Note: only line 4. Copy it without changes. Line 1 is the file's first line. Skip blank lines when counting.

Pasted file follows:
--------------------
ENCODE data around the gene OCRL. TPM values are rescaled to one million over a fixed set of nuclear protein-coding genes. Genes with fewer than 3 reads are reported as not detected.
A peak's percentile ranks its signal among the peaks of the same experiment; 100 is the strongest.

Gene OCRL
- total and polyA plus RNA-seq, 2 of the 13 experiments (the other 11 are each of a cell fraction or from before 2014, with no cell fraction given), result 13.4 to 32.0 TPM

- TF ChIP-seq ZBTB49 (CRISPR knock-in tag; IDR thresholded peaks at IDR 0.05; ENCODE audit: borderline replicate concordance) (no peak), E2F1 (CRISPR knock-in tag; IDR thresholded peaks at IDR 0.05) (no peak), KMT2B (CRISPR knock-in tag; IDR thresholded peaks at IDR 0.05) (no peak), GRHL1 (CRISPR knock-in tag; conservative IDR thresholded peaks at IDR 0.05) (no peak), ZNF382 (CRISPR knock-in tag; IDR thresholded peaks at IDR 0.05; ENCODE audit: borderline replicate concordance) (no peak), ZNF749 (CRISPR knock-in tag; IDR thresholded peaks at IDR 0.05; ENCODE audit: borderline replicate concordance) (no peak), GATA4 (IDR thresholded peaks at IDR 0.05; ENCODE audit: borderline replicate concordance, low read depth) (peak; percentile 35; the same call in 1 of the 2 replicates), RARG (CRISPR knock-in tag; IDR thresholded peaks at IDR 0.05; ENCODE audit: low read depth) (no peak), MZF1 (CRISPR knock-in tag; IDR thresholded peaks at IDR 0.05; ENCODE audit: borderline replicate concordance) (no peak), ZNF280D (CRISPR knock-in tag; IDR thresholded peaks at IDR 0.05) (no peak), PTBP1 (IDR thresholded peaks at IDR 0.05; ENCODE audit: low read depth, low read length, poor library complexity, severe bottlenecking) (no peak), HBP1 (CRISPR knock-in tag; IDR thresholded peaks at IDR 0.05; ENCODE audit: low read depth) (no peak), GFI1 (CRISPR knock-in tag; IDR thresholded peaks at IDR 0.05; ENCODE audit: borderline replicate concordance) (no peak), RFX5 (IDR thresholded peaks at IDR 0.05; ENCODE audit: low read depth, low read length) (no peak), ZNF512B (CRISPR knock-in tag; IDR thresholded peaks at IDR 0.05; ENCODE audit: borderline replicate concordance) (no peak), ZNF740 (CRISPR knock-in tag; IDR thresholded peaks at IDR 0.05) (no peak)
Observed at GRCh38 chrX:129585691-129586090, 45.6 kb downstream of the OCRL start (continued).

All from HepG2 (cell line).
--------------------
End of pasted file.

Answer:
- total and polyA plus RNA-seq, 2 of the 13 experiments (the other 11 are each of a cell fraction or from before 2014, with no cell fraction given), result 13.4 to 32.0 TPM